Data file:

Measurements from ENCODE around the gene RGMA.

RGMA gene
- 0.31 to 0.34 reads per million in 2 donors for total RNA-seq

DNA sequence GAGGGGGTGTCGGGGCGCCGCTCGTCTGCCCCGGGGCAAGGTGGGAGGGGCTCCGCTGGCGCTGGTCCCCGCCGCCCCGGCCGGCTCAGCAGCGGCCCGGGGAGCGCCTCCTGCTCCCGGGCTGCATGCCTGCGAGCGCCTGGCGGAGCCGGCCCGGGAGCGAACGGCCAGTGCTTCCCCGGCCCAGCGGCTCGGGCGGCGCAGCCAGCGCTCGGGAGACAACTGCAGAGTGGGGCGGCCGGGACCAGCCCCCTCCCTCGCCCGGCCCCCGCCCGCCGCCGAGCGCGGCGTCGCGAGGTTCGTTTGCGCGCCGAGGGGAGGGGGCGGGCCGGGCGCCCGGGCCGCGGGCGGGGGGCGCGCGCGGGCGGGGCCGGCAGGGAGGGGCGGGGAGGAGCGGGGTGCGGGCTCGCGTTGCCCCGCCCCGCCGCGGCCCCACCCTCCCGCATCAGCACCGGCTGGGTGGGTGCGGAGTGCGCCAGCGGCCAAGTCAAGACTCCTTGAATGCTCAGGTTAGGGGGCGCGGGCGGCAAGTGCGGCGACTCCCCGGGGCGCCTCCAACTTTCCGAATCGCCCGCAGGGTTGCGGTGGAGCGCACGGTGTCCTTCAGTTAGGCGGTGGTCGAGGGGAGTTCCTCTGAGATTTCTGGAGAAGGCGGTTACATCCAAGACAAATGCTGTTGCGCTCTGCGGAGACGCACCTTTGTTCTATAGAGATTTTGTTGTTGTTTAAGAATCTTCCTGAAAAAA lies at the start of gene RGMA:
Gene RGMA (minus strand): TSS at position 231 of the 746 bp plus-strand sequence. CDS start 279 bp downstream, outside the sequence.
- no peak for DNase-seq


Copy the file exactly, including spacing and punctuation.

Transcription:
Measurements from ENCODE around the gene RGMA.

RGMA gene
- 0.31 to 0.34 reads per million in 2 donors for total RNA-seq

DNA sequence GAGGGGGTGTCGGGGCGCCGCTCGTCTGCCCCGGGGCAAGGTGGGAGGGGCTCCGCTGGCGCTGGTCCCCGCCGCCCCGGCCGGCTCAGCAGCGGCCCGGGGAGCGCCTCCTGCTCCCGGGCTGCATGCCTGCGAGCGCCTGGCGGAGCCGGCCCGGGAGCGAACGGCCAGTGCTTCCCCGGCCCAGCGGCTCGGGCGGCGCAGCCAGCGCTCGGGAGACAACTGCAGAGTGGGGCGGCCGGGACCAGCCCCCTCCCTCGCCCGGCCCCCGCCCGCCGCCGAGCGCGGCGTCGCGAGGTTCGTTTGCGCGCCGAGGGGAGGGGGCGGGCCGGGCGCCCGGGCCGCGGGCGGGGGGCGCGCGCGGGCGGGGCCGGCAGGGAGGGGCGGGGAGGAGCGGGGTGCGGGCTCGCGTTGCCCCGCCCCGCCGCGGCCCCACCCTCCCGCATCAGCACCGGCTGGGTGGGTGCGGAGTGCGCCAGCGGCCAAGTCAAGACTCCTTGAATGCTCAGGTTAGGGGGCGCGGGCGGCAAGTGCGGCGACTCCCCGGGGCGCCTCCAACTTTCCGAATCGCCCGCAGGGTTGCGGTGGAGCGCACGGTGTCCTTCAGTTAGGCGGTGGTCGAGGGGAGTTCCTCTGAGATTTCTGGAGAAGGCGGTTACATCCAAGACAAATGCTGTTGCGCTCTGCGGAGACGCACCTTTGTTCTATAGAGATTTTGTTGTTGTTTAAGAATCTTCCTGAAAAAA lies at the start of gene RGMA:
Gene RGMA (minus strand): TSS at position 231 of the 746 bp plus-strand sequence. CDS start 279 bp downstream, outside the sequence.
- no peak for DNase-seq